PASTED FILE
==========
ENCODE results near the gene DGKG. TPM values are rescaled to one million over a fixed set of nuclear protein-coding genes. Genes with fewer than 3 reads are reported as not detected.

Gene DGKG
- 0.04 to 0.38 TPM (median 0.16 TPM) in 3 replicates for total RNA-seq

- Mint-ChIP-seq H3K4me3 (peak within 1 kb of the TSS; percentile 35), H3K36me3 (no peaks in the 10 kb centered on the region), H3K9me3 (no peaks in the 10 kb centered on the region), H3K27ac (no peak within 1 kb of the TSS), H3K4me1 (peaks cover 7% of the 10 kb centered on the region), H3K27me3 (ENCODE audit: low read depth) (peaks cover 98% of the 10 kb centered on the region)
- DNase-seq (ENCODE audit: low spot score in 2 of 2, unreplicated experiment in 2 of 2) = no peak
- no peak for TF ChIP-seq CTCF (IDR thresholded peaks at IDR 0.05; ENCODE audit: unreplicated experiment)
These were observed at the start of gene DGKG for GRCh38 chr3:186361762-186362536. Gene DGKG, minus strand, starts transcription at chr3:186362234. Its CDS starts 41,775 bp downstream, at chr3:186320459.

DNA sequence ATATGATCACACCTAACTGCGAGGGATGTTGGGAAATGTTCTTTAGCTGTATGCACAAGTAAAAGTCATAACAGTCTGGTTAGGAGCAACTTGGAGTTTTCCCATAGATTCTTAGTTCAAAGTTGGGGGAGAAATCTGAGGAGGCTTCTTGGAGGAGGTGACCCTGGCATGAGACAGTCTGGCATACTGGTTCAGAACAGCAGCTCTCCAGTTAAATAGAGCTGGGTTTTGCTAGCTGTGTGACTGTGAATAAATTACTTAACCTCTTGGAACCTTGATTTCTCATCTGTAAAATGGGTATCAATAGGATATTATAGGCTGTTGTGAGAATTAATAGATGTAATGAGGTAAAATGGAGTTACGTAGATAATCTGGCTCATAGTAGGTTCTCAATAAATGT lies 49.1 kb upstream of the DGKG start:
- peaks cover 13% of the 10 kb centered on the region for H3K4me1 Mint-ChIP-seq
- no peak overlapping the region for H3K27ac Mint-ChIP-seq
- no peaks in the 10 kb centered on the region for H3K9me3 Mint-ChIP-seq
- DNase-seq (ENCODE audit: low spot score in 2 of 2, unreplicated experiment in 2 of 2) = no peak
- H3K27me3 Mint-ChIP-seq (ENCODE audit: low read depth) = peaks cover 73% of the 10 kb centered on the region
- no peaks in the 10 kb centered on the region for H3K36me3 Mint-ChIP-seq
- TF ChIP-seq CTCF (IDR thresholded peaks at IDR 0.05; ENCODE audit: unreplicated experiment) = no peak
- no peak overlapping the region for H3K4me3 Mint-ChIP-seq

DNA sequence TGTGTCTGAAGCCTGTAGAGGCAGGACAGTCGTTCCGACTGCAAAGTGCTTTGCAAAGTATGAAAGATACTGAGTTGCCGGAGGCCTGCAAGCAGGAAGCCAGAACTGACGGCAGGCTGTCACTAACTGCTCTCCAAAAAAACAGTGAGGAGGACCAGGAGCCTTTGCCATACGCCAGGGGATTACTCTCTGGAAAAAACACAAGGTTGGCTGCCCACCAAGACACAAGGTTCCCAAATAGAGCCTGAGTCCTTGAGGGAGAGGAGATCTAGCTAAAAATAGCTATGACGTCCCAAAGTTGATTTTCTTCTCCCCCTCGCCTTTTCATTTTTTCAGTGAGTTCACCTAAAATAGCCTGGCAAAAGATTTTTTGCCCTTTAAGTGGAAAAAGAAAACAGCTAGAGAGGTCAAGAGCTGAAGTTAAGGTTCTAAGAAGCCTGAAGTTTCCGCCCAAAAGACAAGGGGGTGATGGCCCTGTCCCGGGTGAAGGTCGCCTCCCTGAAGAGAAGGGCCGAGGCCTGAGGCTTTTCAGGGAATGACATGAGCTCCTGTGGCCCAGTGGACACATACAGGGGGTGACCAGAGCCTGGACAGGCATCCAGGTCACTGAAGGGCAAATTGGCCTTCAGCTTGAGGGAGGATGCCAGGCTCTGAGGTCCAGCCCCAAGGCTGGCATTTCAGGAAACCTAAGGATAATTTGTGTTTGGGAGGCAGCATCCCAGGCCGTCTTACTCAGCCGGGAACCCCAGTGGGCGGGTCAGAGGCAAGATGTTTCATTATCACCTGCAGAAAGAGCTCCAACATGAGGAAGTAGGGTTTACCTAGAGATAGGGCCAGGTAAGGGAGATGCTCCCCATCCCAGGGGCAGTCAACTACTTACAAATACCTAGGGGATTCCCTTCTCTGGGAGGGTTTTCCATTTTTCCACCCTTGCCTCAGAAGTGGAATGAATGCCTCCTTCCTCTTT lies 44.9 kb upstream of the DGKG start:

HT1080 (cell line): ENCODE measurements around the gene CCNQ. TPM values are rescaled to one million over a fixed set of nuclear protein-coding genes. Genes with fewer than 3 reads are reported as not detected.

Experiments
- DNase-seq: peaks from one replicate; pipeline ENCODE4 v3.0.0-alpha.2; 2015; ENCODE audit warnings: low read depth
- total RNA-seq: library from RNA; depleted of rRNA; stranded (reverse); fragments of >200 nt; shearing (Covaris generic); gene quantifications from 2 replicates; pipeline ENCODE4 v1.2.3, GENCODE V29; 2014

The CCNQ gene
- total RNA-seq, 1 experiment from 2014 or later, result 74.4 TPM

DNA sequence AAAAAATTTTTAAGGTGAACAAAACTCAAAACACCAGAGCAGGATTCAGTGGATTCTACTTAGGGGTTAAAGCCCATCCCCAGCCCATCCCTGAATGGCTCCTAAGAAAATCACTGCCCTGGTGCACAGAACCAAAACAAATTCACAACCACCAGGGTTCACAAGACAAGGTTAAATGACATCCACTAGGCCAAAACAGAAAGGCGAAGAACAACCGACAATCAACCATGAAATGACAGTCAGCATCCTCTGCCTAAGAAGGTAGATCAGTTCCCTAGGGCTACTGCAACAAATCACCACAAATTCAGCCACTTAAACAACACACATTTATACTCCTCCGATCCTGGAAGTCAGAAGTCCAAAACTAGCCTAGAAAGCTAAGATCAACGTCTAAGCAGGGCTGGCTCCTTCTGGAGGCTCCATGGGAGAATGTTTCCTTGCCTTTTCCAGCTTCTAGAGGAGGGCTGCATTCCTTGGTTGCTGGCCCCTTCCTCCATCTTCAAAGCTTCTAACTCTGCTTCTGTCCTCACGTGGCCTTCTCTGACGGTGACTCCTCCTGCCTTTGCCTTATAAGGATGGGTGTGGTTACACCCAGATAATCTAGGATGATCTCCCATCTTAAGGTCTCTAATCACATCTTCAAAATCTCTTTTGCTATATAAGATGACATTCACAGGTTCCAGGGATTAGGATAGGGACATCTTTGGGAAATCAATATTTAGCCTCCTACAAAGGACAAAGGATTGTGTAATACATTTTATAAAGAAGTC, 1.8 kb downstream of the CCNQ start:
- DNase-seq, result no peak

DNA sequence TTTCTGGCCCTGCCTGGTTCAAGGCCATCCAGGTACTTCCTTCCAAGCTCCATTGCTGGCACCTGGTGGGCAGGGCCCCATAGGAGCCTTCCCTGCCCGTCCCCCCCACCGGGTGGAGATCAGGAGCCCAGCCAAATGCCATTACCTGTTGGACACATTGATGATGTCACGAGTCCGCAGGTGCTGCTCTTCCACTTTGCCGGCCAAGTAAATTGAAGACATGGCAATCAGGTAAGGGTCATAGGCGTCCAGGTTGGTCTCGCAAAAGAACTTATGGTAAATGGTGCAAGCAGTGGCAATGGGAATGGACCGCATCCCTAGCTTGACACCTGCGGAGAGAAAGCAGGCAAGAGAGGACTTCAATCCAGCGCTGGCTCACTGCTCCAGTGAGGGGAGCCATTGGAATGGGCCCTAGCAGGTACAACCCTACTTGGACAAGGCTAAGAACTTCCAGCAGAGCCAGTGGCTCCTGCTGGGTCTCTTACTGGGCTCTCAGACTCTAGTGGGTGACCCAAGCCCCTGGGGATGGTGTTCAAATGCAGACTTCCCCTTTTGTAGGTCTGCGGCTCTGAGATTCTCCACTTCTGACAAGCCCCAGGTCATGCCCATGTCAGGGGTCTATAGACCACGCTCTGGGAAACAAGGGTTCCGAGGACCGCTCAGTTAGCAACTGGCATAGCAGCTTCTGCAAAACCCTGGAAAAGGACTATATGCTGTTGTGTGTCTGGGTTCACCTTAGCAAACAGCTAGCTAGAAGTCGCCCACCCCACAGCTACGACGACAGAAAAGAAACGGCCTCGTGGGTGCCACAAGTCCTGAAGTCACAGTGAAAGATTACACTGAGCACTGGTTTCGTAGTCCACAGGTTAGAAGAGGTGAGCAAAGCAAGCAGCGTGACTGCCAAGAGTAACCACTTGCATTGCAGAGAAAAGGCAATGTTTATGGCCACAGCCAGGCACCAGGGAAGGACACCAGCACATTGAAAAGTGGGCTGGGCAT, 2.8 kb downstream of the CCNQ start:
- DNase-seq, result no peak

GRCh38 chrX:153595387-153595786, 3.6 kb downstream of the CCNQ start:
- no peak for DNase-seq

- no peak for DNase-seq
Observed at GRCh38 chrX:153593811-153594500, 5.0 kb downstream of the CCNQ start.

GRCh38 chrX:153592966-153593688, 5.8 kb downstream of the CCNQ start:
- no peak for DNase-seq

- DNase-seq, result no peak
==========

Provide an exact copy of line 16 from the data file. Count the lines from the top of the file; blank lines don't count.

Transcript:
- no peak overlapping the region for H3K4me3 Mint-ChIP-seq